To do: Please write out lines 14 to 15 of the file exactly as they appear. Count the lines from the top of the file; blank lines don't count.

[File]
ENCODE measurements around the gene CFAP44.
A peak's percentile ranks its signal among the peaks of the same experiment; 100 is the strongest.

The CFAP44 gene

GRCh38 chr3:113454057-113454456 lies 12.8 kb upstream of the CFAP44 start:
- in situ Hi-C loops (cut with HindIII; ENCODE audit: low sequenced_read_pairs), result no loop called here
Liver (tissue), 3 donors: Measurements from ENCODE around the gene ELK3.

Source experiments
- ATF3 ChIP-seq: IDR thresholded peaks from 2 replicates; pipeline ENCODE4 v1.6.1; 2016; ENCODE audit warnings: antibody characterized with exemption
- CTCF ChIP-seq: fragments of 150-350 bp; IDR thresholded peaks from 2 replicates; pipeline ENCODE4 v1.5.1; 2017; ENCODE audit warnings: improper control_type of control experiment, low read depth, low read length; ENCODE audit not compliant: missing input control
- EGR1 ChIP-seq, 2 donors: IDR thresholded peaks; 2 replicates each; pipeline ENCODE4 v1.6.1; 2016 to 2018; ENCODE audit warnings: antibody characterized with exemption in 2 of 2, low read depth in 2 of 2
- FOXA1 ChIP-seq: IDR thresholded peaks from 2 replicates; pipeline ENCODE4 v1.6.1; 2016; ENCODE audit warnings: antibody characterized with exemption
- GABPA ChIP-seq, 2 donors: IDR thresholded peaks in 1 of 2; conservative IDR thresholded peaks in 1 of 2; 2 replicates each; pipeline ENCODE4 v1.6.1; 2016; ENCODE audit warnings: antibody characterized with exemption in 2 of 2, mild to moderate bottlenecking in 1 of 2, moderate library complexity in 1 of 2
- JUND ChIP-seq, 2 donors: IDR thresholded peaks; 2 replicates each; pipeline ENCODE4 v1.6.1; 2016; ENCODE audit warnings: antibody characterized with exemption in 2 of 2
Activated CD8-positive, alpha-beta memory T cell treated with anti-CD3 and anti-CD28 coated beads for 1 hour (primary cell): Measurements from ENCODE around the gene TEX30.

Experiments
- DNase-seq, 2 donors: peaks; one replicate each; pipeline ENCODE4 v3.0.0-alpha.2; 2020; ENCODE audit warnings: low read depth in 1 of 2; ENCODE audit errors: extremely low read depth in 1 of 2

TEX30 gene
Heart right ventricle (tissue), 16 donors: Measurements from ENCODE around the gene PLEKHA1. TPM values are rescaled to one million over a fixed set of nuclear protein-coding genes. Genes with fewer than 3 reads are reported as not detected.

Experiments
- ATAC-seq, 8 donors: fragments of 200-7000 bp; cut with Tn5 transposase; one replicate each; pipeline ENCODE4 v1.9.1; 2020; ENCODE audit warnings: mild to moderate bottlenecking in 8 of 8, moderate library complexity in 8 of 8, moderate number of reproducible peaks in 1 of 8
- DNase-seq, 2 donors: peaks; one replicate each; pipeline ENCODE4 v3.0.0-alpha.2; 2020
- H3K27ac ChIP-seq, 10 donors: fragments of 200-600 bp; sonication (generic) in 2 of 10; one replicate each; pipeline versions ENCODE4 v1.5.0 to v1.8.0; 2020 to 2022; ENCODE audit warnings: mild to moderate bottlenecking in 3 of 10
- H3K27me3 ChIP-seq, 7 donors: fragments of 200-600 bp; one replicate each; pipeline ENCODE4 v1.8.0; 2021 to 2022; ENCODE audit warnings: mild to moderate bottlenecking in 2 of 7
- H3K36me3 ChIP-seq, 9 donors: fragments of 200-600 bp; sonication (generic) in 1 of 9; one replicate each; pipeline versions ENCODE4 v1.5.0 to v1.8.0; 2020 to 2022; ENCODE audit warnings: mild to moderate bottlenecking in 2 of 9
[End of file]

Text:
Activated CD8-positive, alpha-beta memory T cell treated with anti-CD3 and anti-CD28 coated beads for 1 hour (primary cell): Measurements from ENCODE around the gene TEX30.

Experiments